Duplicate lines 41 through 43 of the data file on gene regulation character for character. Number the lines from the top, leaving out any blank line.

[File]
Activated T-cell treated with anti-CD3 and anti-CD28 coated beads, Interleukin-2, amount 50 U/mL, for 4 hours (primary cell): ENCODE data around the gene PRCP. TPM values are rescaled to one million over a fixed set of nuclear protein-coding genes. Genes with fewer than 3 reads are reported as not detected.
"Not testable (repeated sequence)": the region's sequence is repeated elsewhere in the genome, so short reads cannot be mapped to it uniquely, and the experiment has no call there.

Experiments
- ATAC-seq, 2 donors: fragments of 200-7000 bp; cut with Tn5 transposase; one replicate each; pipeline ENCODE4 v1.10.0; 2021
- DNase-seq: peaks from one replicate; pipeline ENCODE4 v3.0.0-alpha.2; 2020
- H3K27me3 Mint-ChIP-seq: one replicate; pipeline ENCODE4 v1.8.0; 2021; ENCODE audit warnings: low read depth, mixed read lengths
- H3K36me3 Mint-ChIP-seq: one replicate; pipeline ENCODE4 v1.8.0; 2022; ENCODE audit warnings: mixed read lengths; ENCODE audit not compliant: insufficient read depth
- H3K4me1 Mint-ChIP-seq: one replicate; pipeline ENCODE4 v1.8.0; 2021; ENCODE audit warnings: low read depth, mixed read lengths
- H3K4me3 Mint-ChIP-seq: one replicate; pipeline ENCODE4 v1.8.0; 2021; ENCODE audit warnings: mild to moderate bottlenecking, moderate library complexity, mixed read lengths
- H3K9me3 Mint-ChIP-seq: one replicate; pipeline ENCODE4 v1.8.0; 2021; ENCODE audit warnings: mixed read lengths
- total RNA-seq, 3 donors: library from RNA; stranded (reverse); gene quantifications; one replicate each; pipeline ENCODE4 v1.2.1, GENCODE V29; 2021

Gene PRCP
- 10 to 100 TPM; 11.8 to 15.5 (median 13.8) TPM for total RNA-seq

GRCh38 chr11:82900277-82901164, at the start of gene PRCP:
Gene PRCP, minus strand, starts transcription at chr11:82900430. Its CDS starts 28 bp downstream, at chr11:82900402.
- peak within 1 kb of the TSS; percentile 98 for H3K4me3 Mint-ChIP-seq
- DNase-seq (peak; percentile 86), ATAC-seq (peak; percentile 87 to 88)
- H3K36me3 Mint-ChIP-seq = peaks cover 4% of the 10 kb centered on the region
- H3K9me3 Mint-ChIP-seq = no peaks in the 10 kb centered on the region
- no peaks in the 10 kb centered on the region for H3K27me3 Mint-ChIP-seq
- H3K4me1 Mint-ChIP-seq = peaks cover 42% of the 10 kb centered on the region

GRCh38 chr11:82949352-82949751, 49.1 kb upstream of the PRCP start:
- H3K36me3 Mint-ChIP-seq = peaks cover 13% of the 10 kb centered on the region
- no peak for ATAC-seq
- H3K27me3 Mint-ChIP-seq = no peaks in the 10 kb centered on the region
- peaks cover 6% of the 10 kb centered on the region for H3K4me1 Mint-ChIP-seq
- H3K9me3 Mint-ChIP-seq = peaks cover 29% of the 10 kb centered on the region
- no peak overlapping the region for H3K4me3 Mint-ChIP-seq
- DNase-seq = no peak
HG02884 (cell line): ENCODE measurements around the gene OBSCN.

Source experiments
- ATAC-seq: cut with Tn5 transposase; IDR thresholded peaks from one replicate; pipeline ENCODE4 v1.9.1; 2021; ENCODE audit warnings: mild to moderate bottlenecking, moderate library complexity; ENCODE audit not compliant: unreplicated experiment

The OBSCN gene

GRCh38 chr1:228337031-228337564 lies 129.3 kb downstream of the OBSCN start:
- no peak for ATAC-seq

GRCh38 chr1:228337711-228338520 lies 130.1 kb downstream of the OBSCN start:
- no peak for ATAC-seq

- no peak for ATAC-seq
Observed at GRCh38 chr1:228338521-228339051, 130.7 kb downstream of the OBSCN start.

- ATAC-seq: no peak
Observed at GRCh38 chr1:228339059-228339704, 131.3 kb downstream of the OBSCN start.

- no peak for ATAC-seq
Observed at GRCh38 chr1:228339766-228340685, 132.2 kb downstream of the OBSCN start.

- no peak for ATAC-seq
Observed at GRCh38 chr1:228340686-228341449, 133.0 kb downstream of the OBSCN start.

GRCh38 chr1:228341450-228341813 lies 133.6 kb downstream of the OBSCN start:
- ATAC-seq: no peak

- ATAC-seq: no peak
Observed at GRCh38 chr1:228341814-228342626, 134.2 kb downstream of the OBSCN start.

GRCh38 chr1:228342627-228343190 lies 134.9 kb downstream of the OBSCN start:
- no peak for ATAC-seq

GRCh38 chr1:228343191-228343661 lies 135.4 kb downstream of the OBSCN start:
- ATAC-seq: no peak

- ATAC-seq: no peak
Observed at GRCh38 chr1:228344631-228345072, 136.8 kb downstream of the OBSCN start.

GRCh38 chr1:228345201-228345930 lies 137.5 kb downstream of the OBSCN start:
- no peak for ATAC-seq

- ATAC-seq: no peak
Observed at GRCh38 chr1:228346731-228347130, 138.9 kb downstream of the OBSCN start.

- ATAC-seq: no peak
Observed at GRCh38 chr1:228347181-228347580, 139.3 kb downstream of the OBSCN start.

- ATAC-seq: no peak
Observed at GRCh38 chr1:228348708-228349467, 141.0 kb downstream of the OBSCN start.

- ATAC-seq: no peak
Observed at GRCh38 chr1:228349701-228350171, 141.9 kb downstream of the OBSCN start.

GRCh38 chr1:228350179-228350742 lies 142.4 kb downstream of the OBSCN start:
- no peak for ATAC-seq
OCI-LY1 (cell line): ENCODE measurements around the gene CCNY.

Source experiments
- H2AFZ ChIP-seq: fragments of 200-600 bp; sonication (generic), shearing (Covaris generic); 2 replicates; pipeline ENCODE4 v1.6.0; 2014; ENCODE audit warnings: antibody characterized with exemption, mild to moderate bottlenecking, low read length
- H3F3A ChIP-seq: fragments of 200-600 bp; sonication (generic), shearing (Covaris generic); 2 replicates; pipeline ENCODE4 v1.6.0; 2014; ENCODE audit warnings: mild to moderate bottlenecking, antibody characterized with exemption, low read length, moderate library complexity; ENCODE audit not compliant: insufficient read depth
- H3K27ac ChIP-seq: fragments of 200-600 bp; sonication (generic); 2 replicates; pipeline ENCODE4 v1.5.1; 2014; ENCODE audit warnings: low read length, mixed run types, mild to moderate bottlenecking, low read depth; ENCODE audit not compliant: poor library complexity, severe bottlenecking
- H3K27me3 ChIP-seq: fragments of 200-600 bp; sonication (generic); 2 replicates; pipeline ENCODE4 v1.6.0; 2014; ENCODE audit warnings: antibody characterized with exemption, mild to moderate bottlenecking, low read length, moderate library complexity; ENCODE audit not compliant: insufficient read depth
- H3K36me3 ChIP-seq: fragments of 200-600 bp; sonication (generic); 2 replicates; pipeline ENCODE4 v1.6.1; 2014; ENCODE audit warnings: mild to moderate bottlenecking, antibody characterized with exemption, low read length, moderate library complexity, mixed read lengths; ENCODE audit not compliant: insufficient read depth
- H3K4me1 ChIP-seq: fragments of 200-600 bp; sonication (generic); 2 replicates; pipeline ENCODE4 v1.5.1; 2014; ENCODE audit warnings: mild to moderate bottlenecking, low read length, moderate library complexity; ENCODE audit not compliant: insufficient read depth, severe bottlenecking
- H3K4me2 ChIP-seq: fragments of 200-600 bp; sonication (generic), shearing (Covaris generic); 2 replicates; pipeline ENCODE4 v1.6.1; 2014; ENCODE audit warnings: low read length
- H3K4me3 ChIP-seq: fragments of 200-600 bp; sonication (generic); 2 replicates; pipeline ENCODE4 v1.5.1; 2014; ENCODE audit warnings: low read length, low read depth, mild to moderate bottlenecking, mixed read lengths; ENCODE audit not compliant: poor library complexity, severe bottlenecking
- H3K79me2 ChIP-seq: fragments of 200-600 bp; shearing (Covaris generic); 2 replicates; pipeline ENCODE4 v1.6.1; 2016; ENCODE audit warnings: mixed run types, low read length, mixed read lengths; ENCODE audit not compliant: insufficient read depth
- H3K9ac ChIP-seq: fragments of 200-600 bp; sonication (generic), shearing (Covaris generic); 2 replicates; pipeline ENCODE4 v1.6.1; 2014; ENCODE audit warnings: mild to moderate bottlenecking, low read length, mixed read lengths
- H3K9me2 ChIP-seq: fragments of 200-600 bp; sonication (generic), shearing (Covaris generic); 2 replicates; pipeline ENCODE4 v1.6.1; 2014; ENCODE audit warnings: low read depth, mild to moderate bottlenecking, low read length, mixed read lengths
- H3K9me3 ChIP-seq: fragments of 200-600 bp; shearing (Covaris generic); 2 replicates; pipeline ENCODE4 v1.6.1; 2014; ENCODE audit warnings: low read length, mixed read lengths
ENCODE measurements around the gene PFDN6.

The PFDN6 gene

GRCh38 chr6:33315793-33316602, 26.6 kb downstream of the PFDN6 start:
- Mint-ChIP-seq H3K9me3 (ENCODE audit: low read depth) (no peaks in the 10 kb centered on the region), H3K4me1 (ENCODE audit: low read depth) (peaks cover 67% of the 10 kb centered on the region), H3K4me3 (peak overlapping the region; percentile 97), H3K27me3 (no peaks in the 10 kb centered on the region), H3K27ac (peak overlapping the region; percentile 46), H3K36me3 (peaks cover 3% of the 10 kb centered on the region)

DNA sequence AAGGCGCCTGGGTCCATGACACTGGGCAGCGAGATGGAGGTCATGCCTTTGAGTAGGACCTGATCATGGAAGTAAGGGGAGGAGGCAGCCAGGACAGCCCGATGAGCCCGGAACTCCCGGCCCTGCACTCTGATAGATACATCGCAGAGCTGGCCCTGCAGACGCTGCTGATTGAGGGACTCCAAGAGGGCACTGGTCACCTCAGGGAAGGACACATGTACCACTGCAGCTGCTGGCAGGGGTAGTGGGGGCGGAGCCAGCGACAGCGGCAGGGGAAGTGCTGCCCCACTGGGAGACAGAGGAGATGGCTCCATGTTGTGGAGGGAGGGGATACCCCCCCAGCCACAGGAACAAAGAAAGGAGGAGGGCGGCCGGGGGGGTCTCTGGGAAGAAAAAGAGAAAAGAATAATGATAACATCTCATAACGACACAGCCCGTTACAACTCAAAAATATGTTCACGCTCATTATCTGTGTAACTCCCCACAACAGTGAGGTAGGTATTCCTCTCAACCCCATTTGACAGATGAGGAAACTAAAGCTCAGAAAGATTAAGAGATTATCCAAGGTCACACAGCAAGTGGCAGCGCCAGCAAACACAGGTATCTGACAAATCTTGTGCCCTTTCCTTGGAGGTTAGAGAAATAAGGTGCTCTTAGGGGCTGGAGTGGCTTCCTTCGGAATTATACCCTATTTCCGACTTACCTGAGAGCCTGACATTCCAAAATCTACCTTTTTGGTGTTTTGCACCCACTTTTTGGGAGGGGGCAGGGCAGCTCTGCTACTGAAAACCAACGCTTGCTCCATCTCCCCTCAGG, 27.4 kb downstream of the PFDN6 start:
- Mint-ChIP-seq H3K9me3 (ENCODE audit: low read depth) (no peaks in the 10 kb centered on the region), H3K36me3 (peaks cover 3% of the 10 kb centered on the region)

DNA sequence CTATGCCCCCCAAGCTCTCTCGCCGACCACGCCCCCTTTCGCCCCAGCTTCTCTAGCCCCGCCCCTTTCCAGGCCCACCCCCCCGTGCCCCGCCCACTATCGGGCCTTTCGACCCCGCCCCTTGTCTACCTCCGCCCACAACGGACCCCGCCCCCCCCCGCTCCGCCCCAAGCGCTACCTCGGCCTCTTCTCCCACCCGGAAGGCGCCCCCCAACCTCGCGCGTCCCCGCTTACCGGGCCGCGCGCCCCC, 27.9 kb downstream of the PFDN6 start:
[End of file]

Observed at GRCh38 chr1:228339059-228339704, 131.3 kb downstream of the OBSCN start.

- no peak for ATAC-seq
Observed at GRCh38 chr1:228339766-228340685, 132.2 kb downstream of the OBSCN start.